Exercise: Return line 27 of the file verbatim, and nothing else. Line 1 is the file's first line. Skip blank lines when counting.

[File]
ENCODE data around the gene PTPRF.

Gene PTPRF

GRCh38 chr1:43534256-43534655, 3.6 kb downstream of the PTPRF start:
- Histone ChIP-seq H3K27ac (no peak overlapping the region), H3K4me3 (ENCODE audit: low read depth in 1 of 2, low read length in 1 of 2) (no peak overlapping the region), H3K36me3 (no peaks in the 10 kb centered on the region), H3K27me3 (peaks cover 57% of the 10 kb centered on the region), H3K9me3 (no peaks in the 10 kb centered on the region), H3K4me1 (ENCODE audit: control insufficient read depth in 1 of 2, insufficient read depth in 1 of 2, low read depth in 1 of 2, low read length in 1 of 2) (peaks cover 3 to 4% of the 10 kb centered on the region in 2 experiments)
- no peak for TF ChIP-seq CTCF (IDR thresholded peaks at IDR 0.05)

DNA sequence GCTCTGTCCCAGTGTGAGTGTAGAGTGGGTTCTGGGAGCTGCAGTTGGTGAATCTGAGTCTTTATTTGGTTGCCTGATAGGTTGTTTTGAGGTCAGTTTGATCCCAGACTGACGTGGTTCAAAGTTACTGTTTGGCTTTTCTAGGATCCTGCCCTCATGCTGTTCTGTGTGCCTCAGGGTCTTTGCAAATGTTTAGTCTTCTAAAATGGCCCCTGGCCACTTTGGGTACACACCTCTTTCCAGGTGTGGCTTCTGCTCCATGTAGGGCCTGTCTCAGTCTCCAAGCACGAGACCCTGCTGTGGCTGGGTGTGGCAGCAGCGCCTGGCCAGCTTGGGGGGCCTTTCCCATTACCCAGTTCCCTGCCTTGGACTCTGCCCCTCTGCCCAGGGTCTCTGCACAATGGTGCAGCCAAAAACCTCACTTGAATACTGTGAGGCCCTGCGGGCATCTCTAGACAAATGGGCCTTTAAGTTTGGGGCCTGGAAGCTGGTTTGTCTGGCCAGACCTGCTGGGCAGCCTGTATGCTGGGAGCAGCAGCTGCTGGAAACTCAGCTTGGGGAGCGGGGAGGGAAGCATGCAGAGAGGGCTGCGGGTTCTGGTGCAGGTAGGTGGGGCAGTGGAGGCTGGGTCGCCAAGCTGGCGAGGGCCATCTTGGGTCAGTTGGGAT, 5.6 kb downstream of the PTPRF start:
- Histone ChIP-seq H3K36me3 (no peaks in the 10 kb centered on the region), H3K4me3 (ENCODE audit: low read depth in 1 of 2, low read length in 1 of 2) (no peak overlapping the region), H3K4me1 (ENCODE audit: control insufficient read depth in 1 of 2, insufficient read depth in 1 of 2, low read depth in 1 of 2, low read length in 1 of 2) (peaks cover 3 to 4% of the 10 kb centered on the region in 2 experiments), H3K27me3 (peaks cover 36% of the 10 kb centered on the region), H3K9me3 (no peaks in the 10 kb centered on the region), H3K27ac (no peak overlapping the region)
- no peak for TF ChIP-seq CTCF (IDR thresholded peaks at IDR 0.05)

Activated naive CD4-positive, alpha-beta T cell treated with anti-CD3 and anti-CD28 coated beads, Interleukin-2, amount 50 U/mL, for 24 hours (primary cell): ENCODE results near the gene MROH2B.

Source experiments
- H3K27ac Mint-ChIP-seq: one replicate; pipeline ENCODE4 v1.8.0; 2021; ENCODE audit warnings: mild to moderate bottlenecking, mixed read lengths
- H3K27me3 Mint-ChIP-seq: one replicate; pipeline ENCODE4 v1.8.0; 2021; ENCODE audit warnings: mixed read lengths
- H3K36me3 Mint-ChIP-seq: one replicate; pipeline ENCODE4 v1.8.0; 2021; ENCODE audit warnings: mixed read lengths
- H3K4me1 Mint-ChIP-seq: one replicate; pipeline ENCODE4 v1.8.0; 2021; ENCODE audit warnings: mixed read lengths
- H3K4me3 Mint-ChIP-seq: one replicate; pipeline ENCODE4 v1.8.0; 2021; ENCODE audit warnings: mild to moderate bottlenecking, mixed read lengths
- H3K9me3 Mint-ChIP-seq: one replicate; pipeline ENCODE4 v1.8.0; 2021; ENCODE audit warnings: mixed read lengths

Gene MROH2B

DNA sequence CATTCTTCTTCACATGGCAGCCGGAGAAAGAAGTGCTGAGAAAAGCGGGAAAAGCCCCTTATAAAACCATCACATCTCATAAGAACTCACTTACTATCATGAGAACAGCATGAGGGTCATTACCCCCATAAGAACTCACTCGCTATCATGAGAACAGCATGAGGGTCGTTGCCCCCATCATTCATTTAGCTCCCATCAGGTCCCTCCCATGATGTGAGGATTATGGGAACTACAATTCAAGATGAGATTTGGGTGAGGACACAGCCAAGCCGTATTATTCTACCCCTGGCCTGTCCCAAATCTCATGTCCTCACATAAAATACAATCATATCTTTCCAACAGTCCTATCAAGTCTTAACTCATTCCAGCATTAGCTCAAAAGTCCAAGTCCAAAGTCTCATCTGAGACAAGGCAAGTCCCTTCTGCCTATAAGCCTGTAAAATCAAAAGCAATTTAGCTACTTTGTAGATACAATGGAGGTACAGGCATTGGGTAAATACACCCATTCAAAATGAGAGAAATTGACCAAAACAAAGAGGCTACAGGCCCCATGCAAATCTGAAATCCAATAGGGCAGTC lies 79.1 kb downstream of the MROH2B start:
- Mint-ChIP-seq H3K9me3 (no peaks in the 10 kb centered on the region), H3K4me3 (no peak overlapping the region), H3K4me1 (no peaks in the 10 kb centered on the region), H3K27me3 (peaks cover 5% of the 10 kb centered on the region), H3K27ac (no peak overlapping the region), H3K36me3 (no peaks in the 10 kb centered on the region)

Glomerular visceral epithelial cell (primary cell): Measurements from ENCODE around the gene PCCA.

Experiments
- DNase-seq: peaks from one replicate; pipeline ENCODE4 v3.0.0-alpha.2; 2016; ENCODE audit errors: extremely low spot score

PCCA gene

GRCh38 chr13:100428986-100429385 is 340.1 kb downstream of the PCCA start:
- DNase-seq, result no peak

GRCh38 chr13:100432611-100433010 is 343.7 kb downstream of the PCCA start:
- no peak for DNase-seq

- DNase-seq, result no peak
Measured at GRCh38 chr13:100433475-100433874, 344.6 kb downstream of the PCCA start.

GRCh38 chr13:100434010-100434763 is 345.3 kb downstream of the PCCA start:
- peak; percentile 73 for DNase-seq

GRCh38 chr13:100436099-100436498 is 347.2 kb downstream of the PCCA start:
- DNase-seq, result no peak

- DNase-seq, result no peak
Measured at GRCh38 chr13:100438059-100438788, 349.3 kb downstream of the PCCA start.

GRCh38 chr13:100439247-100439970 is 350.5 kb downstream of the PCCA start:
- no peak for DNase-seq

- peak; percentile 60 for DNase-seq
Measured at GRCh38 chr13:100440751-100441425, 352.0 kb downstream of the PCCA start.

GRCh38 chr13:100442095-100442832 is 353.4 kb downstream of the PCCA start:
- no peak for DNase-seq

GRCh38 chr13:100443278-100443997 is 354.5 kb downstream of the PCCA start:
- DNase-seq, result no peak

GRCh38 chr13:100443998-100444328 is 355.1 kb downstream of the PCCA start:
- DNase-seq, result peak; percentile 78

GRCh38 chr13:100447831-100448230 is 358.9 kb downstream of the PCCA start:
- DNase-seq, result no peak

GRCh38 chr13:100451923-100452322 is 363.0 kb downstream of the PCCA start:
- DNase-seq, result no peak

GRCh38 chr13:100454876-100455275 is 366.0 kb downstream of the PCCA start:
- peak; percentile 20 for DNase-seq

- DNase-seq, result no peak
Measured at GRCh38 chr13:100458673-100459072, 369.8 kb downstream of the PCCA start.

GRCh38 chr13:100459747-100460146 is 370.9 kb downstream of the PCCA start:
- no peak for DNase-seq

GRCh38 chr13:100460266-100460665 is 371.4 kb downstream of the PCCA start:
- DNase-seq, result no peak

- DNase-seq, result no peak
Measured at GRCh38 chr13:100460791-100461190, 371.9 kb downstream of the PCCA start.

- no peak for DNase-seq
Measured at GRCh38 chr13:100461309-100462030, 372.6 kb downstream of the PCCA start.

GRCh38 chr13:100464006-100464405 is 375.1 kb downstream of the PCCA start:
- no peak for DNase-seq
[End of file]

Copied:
- no peak for DNase-seq